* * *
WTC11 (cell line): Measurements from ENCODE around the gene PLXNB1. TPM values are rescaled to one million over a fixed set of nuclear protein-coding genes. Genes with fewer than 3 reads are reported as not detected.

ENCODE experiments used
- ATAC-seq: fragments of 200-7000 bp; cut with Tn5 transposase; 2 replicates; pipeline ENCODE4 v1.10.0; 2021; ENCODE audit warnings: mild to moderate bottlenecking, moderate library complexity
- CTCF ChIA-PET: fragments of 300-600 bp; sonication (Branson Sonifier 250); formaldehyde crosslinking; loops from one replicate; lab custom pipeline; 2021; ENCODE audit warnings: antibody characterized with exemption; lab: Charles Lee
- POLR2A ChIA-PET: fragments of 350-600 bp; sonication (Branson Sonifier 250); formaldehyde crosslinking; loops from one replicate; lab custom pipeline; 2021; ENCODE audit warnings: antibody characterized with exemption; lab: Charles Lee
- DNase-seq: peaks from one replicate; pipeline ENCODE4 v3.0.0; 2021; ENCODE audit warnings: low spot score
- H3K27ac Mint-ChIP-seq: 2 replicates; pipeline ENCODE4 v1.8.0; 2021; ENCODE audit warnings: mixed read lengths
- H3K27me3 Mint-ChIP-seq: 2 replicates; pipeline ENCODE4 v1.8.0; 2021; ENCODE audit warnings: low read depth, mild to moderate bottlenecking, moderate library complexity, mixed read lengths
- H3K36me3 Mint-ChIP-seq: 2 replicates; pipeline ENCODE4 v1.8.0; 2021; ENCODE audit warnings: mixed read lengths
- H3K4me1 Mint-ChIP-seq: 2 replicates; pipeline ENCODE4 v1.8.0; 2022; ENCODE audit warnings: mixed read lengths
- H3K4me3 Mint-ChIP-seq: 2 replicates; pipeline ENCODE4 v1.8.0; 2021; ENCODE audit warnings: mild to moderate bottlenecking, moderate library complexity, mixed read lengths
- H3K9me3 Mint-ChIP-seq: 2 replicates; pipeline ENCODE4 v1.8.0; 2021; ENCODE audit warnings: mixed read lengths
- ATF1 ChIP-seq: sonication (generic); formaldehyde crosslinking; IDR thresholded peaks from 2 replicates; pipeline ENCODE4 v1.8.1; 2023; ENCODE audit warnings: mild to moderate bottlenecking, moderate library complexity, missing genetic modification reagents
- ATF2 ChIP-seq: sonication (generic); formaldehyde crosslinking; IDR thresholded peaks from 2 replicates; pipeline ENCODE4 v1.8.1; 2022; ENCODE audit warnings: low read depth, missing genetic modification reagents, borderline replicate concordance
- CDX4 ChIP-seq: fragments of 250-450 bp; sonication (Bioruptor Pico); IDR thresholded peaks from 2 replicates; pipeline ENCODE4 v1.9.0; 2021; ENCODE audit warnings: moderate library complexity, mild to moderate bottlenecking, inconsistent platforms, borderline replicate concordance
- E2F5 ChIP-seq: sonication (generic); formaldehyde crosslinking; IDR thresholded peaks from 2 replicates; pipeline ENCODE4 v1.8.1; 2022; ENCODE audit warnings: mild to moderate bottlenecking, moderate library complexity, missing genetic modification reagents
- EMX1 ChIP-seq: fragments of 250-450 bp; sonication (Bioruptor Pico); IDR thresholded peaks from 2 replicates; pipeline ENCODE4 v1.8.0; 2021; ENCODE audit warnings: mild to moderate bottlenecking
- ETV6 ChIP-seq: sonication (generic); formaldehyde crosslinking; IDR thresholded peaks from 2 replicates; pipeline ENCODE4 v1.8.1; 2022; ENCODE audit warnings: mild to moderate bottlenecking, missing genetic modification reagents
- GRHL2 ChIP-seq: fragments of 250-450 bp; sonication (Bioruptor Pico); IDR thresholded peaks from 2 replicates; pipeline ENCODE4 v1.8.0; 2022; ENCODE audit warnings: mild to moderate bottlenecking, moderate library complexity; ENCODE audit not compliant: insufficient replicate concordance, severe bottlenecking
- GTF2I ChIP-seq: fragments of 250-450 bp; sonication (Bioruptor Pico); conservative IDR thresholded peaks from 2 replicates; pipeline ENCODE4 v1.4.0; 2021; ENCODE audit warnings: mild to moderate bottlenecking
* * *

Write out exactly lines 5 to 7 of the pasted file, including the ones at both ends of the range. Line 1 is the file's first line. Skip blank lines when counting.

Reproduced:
- POLR2A ChIA-PET: fragments of 350-600 bp; sonication (Branson Sonifier 250); formaldehyde crosslinking; loops from one replicate; lab custom pipeline; 2021; ENCODE audit warnings: antibody characterized with exemption; lab: Charles Lee
- DNase-seq: peaks from one replicate; pipeline ENCODE4 v3.0.0; 2021; ENCODE audit warnings: low spot score
- H3K27ac Mint-ChIP-seq: 2 replicates; pipeline ENCODE4 v1.8.0; 2021; ENCODE audit warnings: mixed read lengths